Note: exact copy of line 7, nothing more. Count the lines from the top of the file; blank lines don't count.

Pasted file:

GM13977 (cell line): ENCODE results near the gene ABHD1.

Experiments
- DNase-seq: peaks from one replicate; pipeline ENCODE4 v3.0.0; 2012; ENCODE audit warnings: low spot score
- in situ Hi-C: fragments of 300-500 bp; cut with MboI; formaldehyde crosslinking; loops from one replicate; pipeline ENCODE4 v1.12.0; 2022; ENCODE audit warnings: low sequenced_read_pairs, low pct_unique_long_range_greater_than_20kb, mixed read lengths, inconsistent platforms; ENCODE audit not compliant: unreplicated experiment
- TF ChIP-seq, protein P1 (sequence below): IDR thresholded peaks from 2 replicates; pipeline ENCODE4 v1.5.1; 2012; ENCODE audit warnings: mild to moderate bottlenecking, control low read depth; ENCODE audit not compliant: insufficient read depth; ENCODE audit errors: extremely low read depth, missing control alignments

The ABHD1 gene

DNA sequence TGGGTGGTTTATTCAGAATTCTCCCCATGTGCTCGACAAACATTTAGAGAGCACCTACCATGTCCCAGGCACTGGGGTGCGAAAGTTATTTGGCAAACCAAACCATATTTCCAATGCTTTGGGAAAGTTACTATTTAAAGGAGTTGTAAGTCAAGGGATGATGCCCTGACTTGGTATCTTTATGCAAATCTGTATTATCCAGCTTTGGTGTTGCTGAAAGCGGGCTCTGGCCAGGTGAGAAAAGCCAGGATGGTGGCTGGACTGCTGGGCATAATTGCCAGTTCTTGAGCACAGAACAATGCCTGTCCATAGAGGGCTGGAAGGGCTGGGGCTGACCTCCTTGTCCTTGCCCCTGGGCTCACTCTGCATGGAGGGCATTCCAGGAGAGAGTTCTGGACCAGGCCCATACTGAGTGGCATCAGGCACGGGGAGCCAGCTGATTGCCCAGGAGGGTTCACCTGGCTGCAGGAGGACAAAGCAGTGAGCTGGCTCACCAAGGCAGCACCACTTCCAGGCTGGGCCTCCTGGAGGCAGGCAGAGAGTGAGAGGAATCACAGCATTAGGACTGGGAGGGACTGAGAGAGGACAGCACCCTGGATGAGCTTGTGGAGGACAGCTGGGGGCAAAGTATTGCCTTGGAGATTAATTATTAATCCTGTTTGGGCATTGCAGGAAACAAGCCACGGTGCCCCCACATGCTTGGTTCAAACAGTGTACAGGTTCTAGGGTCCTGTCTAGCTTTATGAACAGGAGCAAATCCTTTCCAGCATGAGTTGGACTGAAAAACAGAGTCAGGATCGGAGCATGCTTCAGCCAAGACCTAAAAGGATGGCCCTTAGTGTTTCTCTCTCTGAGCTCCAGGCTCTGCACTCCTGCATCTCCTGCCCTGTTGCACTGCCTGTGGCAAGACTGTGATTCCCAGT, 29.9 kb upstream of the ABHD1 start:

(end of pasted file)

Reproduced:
DNA sequence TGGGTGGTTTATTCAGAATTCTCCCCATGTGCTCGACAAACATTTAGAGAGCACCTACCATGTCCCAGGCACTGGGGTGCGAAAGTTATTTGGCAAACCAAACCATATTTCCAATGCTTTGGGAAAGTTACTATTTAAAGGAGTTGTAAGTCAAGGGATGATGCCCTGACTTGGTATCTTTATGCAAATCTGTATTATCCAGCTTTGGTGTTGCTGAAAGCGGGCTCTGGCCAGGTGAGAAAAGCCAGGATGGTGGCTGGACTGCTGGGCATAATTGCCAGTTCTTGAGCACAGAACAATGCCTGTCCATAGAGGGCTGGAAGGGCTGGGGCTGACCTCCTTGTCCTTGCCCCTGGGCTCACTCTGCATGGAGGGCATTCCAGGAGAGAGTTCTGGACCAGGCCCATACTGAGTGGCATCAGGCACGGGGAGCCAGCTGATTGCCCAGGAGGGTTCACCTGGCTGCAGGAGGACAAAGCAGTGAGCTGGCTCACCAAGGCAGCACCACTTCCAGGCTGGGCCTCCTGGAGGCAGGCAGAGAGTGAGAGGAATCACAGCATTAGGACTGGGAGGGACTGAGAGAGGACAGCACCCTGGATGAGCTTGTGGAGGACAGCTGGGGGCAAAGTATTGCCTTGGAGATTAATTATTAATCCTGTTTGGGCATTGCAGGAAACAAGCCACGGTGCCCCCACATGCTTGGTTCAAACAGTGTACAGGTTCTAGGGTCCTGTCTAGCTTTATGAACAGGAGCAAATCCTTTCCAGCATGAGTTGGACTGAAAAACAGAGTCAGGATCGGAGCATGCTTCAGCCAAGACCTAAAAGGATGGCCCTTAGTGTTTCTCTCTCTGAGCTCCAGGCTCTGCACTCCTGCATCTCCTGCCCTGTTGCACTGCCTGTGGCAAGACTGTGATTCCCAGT, 29.9 kb upstream of the ABHD1 start: